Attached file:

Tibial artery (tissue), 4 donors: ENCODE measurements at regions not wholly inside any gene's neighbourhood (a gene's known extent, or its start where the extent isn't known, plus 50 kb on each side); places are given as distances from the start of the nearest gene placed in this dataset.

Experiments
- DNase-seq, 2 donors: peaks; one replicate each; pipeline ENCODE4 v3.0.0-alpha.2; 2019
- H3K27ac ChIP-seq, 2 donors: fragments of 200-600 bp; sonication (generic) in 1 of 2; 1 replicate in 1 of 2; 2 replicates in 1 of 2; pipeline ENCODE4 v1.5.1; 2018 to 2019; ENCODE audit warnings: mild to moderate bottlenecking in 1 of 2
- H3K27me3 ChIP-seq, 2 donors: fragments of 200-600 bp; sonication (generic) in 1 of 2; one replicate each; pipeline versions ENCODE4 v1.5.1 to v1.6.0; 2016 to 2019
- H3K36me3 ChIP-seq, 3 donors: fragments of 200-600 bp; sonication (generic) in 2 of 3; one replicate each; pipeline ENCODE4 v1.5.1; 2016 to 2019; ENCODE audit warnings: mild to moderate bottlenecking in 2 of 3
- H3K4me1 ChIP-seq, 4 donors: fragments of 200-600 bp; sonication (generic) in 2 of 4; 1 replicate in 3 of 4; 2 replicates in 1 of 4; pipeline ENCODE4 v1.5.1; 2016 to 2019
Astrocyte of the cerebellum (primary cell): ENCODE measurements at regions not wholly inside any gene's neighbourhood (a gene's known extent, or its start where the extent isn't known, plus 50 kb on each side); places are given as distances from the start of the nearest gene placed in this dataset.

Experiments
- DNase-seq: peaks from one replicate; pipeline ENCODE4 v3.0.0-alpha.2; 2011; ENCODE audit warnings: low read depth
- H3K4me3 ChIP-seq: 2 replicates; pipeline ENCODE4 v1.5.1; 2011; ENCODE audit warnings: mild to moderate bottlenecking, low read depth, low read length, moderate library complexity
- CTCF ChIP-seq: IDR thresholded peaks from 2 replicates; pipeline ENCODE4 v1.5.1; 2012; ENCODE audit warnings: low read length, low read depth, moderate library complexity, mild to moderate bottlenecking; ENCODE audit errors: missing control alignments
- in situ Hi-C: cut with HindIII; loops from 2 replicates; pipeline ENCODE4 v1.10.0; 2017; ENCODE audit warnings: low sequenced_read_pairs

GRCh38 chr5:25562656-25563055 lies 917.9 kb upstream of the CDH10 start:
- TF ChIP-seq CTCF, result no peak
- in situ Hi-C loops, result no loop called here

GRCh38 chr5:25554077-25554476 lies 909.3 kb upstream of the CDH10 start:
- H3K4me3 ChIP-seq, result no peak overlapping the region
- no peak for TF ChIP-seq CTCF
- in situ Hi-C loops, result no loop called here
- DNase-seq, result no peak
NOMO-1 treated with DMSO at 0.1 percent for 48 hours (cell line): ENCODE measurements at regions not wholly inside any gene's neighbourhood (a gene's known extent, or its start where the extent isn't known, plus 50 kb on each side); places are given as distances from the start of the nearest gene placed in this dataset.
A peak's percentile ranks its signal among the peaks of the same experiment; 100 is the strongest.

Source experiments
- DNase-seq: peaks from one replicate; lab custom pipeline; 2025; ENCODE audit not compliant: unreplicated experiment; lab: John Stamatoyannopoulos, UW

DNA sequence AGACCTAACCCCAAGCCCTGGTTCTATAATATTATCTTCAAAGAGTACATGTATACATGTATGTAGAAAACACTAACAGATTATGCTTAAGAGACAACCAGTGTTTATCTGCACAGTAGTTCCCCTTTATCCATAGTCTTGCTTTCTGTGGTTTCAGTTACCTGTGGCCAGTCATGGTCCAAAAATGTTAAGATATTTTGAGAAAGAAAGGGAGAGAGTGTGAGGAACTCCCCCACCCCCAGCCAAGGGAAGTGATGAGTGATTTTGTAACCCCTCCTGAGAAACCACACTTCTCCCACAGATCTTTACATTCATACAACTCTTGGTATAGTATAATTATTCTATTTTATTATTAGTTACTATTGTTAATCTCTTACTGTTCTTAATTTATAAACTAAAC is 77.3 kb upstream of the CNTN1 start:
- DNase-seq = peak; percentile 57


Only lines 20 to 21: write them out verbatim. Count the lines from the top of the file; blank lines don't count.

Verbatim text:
- in situ Hi-C loops, result no loop called here
- DNase-seq, result no peak